Sunday, November 27, 2011

Afghan soldiers called in deadly NATO airstrike

By Rahim Faiez and Sebastian Abbot - The Associated Press
Posted : Sunday Nov 27, 2011 10:26:46 EST
ISLAMABAD — Afghan troops and coalition forces came under fire from the direction of two Pakistan army border posts, prompting them to call in NATO airstrikes that killed 24 Pakistani soldiers, Afghan officials said Sunday. The account challenges Islamabad’s claims that the attacks, which have plunged U.S.-Pakistan ties to new lows, was unprovoked.
It also pointed to a possible explanation for the incident Saturday on the Pakistan side of the border. NATO officials have complained that insurgents fire from across the poorly defined frontier, often from positions close to Pakistani soldiers, who have been accused of tolerating or supporting them.

Pakistan’s political leaders and military establishment, still facing domestic criticism following the U.S. raid that killed Osama bin Laden in May, have reacted with unprecedented anger to the soldiers’ deaths. They closed the country’s Western border to trucks delivering supplies to coalition troops in Afghanistan, demanded the U.S. vacate a base used by American drones within 15 days and said they were reviewing all cooperation with the U.S. and NATO.
Despite those actions, a total rupture in what both sides acknowledge is an imperfect relationship is considered unlikely. Pakistan still relies on billions of dollars in American military and civilian aid, and the U.S. needs Islamabad’s help to push Afghan insurgents to engage in peace talks.
The Afghan officials, who spoke on condition of anonymity because of the sensitivity of the issue, said it’s unclear who attacked the forces taking part in the joint operation before dawn Saturday, but that the soldiers were fired upon from the direction of the Pakistani border posts that were hit in the strikes.
NATO officials have previously said a joint Afghan-NATO operation was taking place close to the border and that airstrikes were called in. All airstrikes are approved at a higher command level than the troops on the ground.
The alliance has said it is conducting an investigation to determine the details. It has not commented on Pakistani claims the attacks killed 24 soldiers, but it has not questioned them.
On Sunday, Pakistan army chief Gen. Ashfaq Pervez Kayani and regional political leaders attended the funerals of the victims, including an army major and another senior officer. Soldiers took the coffins, draped with the green and white Pakistani flag, from army helicopters before praying over them.
“The attack was unprovoked and indiscriminate,” said army spokesman Maj. Gen. Athar Abbas. “There was no reason for it. Map references of all our border posts have been passed to NATO a number of times.”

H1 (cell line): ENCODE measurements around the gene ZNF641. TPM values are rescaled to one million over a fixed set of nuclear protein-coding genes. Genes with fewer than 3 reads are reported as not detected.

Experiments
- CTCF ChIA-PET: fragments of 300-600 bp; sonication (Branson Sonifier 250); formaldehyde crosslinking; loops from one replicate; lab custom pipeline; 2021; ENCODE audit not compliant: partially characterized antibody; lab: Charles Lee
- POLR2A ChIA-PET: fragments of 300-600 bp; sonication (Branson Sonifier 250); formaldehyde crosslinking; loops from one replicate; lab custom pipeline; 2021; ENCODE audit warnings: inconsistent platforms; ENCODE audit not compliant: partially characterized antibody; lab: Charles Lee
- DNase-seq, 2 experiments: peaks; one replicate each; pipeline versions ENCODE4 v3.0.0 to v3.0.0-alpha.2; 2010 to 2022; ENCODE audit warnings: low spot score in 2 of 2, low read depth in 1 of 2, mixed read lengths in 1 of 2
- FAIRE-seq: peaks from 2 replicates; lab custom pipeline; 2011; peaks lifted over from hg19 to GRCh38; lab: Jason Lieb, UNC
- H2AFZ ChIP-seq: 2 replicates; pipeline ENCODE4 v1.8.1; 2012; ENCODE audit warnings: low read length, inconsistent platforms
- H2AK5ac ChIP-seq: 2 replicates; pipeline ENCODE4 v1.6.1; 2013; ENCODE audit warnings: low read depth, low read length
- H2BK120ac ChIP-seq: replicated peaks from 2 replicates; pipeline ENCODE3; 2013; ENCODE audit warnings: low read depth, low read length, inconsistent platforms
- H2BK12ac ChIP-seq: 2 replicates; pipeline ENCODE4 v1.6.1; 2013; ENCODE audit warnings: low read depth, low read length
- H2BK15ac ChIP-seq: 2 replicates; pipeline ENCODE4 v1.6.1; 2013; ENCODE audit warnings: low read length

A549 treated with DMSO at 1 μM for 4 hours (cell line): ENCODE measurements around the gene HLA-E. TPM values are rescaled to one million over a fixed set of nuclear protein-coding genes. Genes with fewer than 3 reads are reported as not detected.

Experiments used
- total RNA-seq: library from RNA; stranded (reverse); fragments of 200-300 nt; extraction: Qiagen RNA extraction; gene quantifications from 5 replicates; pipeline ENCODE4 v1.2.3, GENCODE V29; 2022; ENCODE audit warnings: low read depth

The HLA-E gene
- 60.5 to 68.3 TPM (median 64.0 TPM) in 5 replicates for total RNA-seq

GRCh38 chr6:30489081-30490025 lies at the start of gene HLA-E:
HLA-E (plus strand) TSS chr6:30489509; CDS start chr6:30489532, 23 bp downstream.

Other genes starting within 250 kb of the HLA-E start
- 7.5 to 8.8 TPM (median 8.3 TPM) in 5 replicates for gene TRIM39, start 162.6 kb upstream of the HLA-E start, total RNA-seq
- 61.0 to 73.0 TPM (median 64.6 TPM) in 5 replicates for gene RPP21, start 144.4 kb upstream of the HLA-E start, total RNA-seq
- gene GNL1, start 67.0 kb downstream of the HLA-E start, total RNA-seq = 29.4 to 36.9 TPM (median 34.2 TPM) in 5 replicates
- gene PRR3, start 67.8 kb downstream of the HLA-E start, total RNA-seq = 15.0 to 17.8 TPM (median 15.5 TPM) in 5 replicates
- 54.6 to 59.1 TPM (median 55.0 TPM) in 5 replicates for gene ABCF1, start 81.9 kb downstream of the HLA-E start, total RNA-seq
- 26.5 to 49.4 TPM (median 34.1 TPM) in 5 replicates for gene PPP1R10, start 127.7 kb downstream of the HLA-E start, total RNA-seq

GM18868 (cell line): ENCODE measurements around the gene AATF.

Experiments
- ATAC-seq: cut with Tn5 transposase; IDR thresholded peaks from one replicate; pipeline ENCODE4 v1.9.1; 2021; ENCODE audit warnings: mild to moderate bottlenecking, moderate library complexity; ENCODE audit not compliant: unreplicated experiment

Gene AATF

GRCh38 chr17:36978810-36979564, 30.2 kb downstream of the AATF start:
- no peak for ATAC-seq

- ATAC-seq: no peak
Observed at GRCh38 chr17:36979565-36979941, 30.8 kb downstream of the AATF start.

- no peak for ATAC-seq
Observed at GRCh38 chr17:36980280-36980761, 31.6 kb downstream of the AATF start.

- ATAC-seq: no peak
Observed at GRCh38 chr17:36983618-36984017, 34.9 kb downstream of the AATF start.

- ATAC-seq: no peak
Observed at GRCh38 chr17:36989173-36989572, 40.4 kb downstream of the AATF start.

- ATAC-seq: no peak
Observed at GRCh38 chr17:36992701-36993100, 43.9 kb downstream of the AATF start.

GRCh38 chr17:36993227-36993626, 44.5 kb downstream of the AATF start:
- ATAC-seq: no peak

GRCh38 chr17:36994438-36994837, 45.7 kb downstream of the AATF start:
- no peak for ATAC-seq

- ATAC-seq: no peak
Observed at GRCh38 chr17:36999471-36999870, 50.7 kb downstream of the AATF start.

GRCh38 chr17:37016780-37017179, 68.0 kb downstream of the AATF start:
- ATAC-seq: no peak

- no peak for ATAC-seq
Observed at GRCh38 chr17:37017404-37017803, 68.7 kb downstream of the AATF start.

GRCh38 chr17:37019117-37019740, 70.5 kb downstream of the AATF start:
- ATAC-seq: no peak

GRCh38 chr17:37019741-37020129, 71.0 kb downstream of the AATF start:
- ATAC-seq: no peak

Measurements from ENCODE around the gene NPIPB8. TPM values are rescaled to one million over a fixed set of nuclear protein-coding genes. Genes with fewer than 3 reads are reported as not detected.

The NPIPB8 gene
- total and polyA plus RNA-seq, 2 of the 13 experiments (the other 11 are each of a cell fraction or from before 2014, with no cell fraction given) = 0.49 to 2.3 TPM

The attack sparked popular anger in Pakistan. There were protests in several town and cities across the country, including Karachi, where around 500 Islamists rallied outside the U.S. Consulate.
NATO’s top official, Secretary-General Anders Fogh Rasmussen, offered his deepest condolences and said the coalition was committed to working with Pakistan to “avoid such tragedies in the future.”
“We have a joint interest in the fight against cross-border terrorism and in ensuring that Afghanistan does not once again become a safe-haven for terrorists,” Rasmussen said in Brussels.
The U.S.-Pakistan relationship took a major hit after the covert American raid that killed bin Laden in a Pakistani garrison town. Islamabad was outraged it wasn’t told about the operation beforehand. The U.S. has been consistently frustrated by Pakistan’s refusal to target militants using its territory to attack American and other NATO troops in Afghanistan.
A year ago, a U.S. helicopter attack killed two Pakistani soldiers posted on the border. A joint U.S.-Pakistan investigation found that Pakistani troops fired at the two U.S. helicopters prior to the attack, a move the probe said was likely meant to notify the aircraft of their presence after they passed into Pakistani airspace.
Islamabad closed one of the two border crossing for U.S. supplies for 10 days to protest that incident.
There was no indication of how long Islamabad could keep the border closed this time.
On Sunday, around 300 trucks carrying supplies to U.S.-led forces in Afghanistan were backed up at the Torkham border crossing in the northwest Khyber tribal area, the same crossing that was closed last year, as well as Chaman in southwestern Baluchistan province
Militants inside Pakistan periodically attack the slow-moving convoys, and took advantage last year when the trucks were waiting for days to enter Afghanistan, torching 150.
“We are worried,” said driver Saeed Khan, speaking Sunday by telephone from the border terminal in Torkham. “This area is always vulnerable to attacks. Sometimes rockets are lobbed at us. Sometimes we are targeted by bombs.”
Some drivers said paramilitary troops had been deployed to protect their convoys since the closures, but others were left without any additional protection. Even those who did receive troops did not feel safe.
“If there is an attack, what can five or six troops do?” said Niamatullah Khan, a fuel truck driver who was parked with 35 other vehicles at a restaurant about 125 miles (200 kilometers) from Chaman.